In 1994, Taiwan President Lee Teng-hui transited Honolulu on his way to South America, where a number of countries maintained diplomatic relations with the Republic of China. President Bill Clinton’s State Department refused to grant Lee a visa, so he spent the evening on his plane, on the tarmac.
A year later, Lee Teng-hui was invited to speak at his alma mater, Cornell University. Lee accepted the invitation. Chinese foreign minister Qian Qichen claimed that Secretary of State Warren Christopher assured him in April 1995 that Lee would not be granted a visa. Whatever the truth, Congress stepped in and passed a concurrent resolution. Even though a concurrent resolution, as opposed to a joint resolution, need not be signed by the president, the State Department relented and issued the visa. Lee visited Cornell June 9-10, 1995.
Beijing was furious and accused the United States of violating the “One China” principle and “ruining US-China relations.” In July and August, the Chinese military fired barrages of missiles into the waters off Taiwan, mobilized troops in Fujian Province, and conducted amphibious landing exercises.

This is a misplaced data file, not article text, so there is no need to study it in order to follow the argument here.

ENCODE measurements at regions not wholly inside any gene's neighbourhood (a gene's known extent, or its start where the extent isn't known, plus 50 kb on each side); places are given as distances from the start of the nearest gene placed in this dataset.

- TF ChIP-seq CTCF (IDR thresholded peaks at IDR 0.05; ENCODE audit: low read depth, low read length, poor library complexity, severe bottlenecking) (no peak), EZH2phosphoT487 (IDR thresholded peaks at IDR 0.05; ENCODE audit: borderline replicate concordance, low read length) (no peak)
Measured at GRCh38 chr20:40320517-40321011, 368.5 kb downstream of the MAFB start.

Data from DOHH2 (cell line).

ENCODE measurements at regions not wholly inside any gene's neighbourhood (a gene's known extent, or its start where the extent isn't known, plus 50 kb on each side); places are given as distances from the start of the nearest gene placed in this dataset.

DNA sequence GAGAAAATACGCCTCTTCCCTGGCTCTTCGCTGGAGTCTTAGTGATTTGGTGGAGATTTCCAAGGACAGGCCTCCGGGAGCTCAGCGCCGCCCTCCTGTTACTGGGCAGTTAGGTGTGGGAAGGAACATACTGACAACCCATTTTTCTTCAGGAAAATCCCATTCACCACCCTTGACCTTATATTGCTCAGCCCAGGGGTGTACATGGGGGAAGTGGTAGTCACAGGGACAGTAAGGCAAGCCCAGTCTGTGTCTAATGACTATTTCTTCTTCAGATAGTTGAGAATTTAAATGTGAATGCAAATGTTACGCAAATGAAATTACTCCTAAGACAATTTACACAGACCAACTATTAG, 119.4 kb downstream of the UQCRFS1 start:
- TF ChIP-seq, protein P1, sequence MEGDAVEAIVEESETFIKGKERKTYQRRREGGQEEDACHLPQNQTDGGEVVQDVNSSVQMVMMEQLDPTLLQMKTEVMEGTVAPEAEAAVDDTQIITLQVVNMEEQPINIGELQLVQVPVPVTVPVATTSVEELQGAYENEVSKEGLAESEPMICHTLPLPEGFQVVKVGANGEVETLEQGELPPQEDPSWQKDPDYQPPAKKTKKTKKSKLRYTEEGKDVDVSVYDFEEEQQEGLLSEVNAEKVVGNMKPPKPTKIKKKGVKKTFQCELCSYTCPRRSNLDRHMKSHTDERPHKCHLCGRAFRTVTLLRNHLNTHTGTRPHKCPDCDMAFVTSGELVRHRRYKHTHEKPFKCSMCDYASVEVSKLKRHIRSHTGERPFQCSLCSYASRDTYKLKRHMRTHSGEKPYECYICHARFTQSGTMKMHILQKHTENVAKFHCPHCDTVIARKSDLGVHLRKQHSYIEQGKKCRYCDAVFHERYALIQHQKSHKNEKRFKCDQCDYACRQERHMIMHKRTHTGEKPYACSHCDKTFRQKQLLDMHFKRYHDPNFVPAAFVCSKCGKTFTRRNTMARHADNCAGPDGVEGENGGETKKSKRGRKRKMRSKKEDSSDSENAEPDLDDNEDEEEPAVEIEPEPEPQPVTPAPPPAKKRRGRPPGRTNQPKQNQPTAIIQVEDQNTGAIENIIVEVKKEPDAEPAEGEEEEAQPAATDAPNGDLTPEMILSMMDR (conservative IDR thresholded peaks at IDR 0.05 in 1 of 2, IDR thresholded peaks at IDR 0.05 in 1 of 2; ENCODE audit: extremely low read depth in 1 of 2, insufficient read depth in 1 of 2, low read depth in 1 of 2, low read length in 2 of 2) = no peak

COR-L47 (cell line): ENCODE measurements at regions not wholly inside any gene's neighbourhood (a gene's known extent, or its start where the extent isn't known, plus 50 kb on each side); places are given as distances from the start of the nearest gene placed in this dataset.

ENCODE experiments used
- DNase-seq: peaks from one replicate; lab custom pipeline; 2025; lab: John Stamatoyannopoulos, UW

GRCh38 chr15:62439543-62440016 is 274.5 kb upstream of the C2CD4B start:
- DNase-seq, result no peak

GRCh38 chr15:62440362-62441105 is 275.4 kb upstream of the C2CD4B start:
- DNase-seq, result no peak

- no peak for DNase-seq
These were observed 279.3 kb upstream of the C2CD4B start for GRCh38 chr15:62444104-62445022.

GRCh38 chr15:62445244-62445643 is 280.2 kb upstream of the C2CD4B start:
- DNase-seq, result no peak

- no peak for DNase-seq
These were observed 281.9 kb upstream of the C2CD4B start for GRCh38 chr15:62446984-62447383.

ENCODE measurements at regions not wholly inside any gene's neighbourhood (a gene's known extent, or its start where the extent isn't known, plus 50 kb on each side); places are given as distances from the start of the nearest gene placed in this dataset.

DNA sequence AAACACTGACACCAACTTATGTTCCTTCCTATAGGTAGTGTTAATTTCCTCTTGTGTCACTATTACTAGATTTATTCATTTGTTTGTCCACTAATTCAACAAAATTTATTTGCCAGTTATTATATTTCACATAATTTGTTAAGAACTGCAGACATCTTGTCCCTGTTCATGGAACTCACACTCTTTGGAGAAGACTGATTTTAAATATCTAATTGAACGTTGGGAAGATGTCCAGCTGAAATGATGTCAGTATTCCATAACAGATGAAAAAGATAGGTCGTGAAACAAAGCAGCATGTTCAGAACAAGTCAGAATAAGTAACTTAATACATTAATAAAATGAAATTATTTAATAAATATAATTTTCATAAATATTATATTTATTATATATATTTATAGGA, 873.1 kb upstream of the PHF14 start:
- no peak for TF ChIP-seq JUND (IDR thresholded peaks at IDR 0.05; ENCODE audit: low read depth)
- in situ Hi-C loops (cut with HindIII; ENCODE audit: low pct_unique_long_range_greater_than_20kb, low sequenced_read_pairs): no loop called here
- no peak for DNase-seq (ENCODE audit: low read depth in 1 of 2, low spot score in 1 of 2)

Bill Clinton’s administration responded by bolstering the US naval presence in the area around Taiwan. Two aircraft battle groups were dispatched, and one of them sailed through the Taiwan Strait. China stopped the missile firings, and it appeared that the Chinese military had backed down, but the relaxation of tensions proved short-lived. In March 1996, just before Taiwan’s presidential election, the firings resumed. Once again, the United States dispatched a carrier battle group to the region. US-China relations had entered a period of crisis that was to last through the November 1996 US presidential election.
My cooperation with the SCIO and MOJ stalled. For my part, I sent my third and fourth quarter lists to the MOJ in August and December 1995. As I told Chinese officials at the time, I had lived up to my side of the agreement.
I traveled to Beijing in February and May 1996, meeting with the SCIO and the MOJ on both trips. I was told by both organizations, and by the Ministry of Foreign Affairs (MFA), that it had been decided to suspend providing information to me “for the time being,” due to tensions in US-China relations.